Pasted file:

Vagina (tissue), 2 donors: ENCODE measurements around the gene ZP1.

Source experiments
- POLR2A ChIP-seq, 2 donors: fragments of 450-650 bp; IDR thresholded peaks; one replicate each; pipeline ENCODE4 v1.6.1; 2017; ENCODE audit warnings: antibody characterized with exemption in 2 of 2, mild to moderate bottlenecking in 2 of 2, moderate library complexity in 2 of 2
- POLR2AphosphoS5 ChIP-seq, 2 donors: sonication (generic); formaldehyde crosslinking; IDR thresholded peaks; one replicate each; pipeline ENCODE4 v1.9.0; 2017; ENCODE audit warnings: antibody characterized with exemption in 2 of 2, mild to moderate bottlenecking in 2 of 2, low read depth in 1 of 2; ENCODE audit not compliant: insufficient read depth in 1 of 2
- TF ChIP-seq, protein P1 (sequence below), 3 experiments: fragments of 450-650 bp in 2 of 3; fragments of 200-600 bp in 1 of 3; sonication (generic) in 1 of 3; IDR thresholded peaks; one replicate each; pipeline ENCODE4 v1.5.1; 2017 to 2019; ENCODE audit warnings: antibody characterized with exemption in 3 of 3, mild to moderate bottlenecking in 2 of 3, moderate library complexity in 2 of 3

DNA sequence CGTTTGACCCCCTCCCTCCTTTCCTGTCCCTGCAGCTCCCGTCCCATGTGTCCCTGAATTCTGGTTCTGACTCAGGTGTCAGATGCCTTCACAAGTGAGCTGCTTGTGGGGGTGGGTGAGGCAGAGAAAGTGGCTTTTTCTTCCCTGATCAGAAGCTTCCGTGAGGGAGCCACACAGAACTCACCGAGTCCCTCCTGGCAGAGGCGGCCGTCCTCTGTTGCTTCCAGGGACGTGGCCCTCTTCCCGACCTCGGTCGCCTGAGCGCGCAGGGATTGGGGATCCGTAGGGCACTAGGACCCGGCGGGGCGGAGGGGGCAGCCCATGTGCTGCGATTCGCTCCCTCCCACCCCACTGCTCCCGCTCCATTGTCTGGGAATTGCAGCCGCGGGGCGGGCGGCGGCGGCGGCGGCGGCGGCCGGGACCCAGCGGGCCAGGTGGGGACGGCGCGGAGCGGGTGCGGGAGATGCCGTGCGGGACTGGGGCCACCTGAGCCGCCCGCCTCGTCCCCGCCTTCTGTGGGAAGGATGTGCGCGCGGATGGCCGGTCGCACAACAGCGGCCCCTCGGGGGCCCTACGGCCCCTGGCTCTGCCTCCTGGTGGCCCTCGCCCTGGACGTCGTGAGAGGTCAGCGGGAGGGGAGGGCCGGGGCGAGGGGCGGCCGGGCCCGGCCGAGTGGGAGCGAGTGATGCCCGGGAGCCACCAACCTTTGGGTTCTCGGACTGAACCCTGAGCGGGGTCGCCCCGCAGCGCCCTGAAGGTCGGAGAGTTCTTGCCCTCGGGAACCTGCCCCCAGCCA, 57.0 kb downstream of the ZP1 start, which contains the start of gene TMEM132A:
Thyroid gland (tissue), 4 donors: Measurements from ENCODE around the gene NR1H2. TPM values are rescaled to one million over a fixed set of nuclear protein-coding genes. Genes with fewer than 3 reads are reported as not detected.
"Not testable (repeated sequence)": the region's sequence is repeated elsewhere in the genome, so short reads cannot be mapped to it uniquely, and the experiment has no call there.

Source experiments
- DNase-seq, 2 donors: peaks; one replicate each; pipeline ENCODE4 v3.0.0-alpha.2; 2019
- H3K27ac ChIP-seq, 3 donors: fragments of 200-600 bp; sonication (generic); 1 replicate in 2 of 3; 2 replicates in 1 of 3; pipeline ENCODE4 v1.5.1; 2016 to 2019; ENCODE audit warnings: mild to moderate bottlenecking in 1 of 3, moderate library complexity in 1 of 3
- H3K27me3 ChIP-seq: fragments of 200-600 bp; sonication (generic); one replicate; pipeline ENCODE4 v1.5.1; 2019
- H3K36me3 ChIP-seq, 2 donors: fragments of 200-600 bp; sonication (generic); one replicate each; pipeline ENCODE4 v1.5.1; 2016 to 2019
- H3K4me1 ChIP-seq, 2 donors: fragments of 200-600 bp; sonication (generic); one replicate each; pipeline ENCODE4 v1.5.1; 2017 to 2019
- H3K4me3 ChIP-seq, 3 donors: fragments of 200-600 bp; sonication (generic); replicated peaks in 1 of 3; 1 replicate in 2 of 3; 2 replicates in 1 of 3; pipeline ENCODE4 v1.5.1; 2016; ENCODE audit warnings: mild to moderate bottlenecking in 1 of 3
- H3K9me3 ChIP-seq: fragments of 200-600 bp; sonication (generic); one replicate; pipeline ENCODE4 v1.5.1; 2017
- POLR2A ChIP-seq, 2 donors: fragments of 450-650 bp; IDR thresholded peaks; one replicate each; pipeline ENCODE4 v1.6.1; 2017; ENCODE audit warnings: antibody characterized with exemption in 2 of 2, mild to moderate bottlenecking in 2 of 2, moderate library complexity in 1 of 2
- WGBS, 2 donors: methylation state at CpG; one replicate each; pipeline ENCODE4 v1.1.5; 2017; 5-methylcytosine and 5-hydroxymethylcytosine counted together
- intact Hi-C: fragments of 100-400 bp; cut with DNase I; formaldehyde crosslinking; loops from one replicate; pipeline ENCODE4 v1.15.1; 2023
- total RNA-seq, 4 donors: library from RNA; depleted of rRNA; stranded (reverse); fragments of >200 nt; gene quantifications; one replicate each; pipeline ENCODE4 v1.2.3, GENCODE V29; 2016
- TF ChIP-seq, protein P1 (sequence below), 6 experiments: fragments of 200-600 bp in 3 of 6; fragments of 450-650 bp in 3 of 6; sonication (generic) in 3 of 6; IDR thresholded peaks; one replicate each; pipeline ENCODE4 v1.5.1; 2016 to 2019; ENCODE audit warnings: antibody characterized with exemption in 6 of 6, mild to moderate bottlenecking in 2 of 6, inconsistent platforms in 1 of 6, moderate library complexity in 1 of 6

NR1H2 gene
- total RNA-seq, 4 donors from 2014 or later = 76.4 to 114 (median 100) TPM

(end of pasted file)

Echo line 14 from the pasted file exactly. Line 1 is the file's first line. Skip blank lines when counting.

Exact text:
- H3K4me1 ChIP-seq, 2 donors: fragments of 200-600 bp; sonication (generic); one replicate each; pipeline ENCODE4 v1.5.1; 2017 to 2019